It is during the journey through the long dark night of the soul that we evolve and become more spiritually inclined. Pain and suffering do serve a rather profound purpose in life. I know all too well from first hand experience. Several years back, it took walking in another man’s shoes, feeling the misery and pain of failure, loss and destructive addictive behavior and overcoming it to make me realize that it was that “crazy person” next to me that was simply one of god’s little green apples trying to tutor and enlighten me. In the words of Dr. Martin Luther King, Jr: “Human salvation lies in the hands of the creatively maladjusted.” And my salvation was in learning how to make the most of seemingly crazy ideas. Through this learning experience, I began to see the world around me and the people in it quite differently. That time helped me evolve to where I am now, with greater emotional security, clarity and perspective, even though my station in life is every bit if not more precarious than others who may be suffering at present.

While many artists and writers create their greatest works from channeling melancholy and the infinite sadness lurking in their soul, let there be no doubt, it is a place which we must evolve past. And whenever possible we must strive to guide those we love to evolve past this, because to intensely focus on that which is painful and depressing, will, after a while, deplete all of your constructive energy. That state of mind is not a place you want to live full time. The life of a broken, dispirited artist is in my estimation, highly over rated even if it seems like a “dramatic” existence.

To live in a dark cold place too long will drive one mad. So it is in these times where we all may face challenges, the significance of which we are not necessarily prepared for, I say reach for the sunshine and reach for the light with every ounce of your soul. It is a much healthier place to live and ultimately necessary to survive! And whenever possible, try to remind and bolster those around you that you see slipping into the abyss, to reach for the light. And when they may need medical help or shelter try to be resourceful. Now more than ever we need to rekindle our sense of community. A smile, a warm hand, some simple friendly guidance, a hug or just spending some time may save a soul. So if you were to ask me Am I my brother’s keeper? The answer is yes,I am my brother’s keeper. There is a divine purpose for all of this:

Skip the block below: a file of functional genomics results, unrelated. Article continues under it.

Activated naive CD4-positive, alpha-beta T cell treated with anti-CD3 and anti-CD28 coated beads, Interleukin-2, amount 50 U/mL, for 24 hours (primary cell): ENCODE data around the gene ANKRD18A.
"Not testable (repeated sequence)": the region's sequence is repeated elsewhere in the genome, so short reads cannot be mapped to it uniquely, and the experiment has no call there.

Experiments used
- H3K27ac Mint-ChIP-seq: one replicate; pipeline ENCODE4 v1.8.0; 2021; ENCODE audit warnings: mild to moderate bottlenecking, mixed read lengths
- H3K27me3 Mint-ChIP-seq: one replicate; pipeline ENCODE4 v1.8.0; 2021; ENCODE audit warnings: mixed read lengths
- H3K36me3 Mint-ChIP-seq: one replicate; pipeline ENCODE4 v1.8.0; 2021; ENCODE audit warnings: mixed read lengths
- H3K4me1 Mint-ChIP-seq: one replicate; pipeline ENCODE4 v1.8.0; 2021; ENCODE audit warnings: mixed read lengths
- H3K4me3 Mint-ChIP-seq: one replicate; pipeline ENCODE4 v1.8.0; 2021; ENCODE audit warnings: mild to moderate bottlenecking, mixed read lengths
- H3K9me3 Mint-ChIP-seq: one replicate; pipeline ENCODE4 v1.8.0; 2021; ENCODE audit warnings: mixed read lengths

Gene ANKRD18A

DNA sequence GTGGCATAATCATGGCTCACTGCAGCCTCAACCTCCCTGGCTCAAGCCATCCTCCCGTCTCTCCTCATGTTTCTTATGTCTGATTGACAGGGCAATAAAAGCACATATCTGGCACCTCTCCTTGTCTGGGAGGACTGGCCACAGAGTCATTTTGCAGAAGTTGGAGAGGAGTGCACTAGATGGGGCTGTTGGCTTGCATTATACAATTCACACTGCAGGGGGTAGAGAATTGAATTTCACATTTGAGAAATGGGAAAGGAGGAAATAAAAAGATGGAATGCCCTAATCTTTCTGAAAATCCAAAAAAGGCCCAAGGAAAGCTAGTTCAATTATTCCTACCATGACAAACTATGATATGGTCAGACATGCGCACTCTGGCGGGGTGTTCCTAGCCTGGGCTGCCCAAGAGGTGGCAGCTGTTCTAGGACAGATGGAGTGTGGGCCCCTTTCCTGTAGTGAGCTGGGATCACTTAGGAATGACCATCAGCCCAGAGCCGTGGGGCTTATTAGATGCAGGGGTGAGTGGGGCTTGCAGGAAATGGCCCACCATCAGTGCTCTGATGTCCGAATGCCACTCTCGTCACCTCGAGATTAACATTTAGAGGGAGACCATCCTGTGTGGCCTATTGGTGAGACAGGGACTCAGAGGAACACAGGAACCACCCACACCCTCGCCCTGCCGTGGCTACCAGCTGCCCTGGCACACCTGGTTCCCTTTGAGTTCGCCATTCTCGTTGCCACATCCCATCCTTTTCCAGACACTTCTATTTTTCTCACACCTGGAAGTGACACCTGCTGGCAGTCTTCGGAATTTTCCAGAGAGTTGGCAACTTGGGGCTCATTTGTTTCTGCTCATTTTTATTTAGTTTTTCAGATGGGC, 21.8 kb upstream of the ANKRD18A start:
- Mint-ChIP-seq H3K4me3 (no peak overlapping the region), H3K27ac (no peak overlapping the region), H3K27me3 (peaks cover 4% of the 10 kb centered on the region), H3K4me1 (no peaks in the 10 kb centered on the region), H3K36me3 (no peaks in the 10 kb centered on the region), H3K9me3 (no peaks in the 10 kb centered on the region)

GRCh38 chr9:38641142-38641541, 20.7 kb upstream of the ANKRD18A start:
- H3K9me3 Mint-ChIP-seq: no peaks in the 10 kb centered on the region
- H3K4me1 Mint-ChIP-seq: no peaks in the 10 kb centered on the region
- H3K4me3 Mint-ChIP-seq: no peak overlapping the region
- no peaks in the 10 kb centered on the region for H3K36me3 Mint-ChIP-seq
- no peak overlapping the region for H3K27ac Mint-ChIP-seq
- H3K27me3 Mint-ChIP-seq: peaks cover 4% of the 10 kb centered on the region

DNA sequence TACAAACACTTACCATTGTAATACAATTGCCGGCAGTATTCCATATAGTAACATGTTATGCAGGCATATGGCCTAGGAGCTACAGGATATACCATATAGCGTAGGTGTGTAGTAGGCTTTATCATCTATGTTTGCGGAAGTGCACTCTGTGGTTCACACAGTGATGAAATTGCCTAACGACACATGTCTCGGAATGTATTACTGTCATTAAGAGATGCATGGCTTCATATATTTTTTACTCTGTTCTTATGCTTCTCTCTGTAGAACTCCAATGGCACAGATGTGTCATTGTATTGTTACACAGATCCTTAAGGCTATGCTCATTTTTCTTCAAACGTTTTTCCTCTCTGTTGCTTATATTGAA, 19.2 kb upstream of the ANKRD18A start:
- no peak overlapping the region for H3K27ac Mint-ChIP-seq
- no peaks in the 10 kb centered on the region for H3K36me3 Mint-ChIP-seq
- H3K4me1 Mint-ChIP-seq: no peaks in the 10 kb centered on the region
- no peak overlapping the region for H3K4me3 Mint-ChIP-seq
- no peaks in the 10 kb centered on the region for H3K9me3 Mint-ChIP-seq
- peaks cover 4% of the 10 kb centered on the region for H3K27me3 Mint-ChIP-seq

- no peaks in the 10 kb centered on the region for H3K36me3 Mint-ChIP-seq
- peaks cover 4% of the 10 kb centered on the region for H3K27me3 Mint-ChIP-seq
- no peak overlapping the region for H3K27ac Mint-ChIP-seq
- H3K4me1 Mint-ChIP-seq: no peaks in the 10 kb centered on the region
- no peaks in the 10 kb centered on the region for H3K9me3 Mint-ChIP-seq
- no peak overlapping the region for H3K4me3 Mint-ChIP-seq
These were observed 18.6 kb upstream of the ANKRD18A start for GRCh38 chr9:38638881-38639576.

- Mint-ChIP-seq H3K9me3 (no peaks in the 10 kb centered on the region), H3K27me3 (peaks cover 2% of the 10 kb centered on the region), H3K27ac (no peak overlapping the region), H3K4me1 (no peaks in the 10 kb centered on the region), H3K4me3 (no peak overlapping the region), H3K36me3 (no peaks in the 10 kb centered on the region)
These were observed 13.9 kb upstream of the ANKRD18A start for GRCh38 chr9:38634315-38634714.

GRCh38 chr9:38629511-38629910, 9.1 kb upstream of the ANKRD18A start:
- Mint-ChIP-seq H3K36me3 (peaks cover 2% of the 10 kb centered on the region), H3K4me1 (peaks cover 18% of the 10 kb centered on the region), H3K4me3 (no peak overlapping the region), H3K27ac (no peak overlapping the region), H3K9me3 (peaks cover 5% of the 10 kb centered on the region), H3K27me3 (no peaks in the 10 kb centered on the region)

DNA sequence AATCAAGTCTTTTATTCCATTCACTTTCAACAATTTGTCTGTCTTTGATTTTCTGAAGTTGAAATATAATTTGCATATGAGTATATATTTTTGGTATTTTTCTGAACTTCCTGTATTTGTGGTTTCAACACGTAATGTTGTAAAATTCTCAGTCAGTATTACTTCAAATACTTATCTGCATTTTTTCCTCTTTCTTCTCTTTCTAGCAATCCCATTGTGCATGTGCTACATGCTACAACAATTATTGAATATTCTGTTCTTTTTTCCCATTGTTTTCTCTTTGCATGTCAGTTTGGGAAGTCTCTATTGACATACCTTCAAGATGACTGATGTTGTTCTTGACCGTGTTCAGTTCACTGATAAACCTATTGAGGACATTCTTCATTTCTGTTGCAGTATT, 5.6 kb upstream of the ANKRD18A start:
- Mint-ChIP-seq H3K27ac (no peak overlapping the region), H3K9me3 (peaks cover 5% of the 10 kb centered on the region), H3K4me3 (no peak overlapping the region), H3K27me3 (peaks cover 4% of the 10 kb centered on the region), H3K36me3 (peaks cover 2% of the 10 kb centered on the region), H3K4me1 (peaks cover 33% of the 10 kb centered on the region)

Yes, though I walk through the valley of the shadow of death, I will fear no evil: for you are with me; your rod and your staff they comfort me.

We are not alone.


Mental Health
-Mental Health Association of NYC
-NYU Langone Medical Center
-New York Presbyterian
-Depression & Bipolar Support Alliance
-The Samaritans of NYC: Suicide Prevention Hotline: 212-673-3000

Transitional Services
-Transitional Services Links Guide
-Catholic Charities of New York
-Coalition For The Homeless
-Common Ground
-Women In Need

-New York Alcohol & Drug Treatment Centers & Programs
-Alcoholism Council of New York
-Capo by the Sea (California Inpatient Rehab Treatment Center)

INSIDE Social Life Magazine: The Business of Society & Defending Devorah Rose

This past week the New York Observer ran a piece entitled Society-Mag Smackdown which featured a rather long winded dissertation by New York Social Diary’s David Patrick Columbia which was critical of the so called upstarts who according to him really are not part of “Society” at least as he knows it. Mr. Columbia’s quotes in the Observer’s Society-Mag Smackdown piece are referenced below.

Quest and Avenue, Mr. Columbia asserts, are the authentic society magazines because they are put together by members of the world they cover. The Meighers, for example, are part of the New York and Palm Beach Society,” said Mr. Columbia, who himself grew up middle-class in Massachusetts. “Elizabeth and Georgina grew up in New York and went to private schools here. All their friends belong to this world.“With the great bubble of prosperity, you had all these aspirants to that world,” Mr. Columbia continued. “But since they are not part of it, they’ve actually created their own world—a satellite world which they call society, which it absolutely is not.”

And as to the future of the other magazines, Mr. Columbia goes on:

“They’re trying to create a hierarchy based on publicity, which is something that follows hierarchy—it doesn’t precede it.” “They’ll be wiped out,” said Mr. Columbia. He was sinking his teeth into the buttered corn. “They’re almost all going to go.”

There is so much oddly wrong and disturbing about the above statements of David Patrick Columbia that it is almost hard to know where to begin. Ironic that the magazines that Mr. Columbia has himself been affiliated with, Avenue & Quest, are the only original/authentic society publications. Perhaps maybe he has heard of Town & Country Magazine published by the Hearst Corporation under its present title since 1925 but originally founded in 1846?